Introduction Self-Expandable Metal Stents (SEMS) have been reported in small case series to be effective in controlling bleeding from oesophageal varices. A NICE technology appraisal published in 2008 (updated 2011) approved their use, providing arrangements were in place to audit practice. We describe our experience of SEMS in patients presenting with variceal haemorrhage. Method The Royal Derby Hospital has 24/7 provision of emergency endoscopy by a consultant gastroenterologist and TIPSS insertion available within normal working hours. A SEMS (SX- ELLA Danis) was inserted in 15 patients (M:F 12:3, mean age 56, range 29-73) presenting with variceal haemorhage between 2009 and 2014. All stents were inserted under endoscopic guidance. Portal hypertension was due to alcohol induced cirrhosis (n = 14) and Budd Chiari (n = 1). The median Child Pugh score was 11 (B=2/ C =13) and MELD 21 (range 12-35). All patients had band ligation therapy prior to SEMS insertion, with 6 patients having two attempts at endoscopic treatment and 8 patients having a Sengstaken-Blakemore Tube (SBT). The indication for SEMS insertion was ongoing variceal haemorrhage (n = 4), bleeding from band ligation ulceration (n = 7), a combination of the above (n = 2) or complication of SBT insertion (n = 2). SEMS was used as a bridge to TIPSS in 3 patients (though unsuccessful in 2), but TIPSS was felt to be contraindicated in 11 patients due to the severity of hepatic decompensation and in 1 patient due to portal vein thrombosis. Results SEMS insertion was successful and immediate haemostasis achieved in all 15 patients. One patient developed aspiration pneumonia, but patients were subsequently nursed at 45degree and received a prokinetic, without further incidence of aspiration. Stent migration into the stomach was observed in 3 patients, with partial slip across the gastro-oesophageal junction seen in a further 2 patients. The SEMS were removed from 9 patients after a median of 11 days (range 1-18) without complication. The remaining 6 patients died prior to removal. No patients had evidence of ongoing bleeding while SEMS in situ, but 33% had rebleeding within 30 days of removal. A median of 7 units of blood were transfused pre-SEMS insertion and 2 units post. Patient survival was 40% at 30 days and 27% at 1 year. Amongst survivors at 1 year the median Child Pugh/ MELD score at SEMS insertion was 8.5/ 14 compared to 11/ 24 in those who died. Conclusion Our experience shows that SEMS can be safely inserted and effectively achieve haemostasis in patients with refractory haemorrhage from oesophageal varices and in those with bleeding from band ligation induced ulceration. Patient survival was poor, however, due to the severity of hepatic decompensation in the study population.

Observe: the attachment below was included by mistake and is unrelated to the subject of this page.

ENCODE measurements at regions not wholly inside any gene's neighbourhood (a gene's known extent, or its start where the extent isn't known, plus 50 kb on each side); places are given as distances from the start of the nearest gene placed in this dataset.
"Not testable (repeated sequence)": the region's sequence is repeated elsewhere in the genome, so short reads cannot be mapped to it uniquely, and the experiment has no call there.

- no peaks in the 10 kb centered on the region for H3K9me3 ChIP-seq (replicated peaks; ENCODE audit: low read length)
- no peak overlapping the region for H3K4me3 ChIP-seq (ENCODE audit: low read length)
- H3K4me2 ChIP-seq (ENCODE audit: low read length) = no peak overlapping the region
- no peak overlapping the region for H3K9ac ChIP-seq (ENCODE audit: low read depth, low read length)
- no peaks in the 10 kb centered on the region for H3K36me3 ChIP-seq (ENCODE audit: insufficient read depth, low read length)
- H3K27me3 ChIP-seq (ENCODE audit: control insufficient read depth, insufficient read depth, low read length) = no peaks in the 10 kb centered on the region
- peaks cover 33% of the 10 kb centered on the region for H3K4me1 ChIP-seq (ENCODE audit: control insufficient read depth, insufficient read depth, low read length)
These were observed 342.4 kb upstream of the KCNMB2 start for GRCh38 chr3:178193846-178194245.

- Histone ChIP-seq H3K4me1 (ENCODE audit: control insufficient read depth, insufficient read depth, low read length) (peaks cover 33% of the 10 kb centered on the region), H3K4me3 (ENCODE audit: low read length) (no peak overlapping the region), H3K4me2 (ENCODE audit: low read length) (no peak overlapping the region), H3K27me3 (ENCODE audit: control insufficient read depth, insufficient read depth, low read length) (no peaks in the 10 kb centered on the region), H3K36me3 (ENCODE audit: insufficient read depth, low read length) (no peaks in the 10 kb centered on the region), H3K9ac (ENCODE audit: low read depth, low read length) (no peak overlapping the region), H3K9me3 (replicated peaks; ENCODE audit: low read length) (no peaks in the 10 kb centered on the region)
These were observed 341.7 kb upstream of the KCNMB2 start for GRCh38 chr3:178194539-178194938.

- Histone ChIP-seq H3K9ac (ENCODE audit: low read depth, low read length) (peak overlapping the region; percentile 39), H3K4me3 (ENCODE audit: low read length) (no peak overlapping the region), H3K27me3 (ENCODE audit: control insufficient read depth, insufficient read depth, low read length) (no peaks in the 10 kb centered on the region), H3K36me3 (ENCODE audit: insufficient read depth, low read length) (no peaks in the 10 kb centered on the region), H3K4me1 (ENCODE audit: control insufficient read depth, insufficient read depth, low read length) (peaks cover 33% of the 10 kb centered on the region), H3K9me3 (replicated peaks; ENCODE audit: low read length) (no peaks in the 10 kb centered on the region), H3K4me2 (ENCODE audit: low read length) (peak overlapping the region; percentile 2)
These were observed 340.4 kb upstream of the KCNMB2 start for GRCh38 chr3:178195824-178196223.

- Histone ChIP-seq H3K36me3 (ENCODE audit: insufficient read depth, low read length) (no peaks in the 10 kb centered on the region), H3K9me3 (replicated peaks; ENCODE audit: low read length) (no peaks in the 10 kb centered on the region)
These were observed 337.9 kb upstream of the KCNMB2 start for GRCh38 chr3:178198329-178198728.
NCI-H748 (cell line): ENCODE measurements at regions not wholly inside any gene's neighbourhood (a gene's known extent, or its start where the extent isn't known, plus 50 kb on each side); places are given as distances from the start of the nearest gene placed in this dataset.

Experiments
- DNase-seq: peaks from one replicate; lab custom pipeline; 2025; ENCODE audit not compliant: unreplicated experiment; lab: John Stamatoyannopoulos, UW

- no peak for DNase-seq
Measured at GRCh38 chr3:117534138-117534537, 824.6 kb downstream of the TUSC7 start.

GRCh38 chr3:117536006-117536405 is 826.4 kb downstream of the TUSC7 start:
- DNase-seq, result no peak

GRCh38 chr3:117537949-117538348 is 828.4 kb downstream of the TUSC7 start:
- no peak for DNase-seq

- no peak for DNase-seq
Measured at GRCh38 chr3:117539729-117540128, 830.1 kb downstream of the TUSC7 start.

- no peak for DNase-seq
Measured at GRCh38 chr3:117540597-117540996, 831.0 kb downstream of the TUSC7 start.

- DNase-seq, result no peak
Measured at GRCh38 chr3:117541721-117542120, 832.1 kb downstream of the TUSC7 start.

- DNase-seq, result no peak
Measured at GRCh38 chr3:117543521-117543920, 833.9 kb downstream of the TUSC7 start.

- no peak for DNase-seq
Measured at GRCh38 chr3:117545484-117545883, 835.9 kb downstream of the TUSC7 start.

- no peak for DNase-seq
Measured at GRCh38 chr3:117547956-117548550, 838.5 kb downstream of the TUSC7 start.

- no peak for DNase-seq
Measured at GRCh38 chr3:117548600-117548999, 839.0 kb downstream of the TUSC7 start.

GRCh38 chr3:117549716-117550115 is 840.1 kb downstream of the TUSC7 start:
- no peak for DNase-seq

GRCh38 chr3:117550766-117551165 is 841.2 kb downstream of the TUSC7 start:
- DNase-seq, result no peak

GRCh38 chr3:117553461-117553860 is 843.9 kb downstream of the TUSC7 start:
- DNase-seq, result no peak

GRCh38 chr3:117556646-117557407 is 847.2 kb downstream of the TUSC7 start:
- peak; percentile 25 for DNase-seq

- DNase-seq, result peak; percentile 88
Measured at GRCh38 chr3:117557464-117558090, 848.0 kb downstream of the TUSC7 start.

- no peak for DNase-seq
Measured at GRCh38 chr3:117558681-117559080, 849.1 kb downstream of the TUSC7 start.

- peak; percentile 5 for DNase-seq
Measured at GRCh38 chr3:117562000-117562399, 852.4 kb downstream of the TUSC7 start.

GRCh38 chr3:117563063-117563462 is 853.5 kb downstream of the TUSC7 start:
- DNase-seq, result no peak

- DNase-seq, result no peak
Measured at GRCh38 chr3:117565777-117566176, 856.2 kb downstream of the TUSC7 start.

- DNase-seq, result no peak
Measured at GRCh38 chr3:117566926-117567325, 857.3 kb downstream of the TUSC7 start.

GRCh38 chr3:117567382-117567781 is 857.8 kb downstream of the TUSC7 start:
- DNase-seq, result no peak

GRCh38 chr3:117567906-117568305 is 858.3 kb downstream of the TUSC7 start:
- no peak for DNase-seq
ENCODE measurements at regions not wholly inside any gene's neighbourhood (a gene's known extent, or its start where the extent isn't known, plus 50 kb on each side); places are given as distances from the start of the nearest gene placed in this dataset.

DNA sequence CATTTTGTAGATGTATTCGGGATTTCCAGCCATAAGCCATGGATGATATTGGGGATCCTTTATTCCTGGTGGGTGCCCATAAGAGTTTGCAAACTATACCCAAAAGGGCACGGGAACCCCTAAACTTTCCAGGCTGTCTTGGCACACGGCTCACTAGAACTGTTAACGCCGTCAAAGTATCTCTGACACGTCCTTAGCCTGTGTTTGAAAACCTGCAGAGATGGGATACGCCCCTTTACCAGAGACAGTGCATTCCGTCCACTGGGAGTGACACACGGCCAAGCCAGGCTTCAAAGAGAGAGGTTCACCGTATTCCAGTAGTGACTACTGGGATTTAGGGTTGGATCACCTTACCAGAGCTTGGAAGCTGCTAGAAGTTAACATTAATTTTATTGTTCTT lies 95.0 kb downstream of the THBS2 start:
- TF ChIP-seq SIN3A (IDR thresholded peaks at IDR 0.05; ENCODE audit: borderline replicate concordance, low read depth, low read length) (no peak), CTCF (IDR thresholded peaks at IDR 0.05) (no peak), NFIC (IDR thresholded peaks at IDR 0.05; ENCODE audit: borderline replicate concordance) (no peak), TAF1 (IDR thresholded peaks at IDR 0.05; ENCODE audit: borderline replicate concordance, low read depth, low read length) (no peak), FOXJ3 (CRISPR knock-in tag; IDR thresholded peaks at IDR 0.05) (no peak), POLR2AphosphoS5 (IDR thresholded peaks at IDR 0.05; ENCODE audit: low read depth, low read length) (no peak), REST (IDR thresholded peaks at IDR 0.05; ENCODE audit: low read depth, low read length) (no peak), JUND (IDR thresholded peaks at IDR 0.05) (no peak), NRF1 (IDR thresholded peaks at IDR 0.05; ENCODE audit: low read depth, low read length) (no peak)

• In Patients With Severe Alcoholic Hepatitis, Prednisolone Increases Susceptibility to Infection and Infection-Related Mortality, and Is Associated With High Circulating Levels of Bacterial DNA.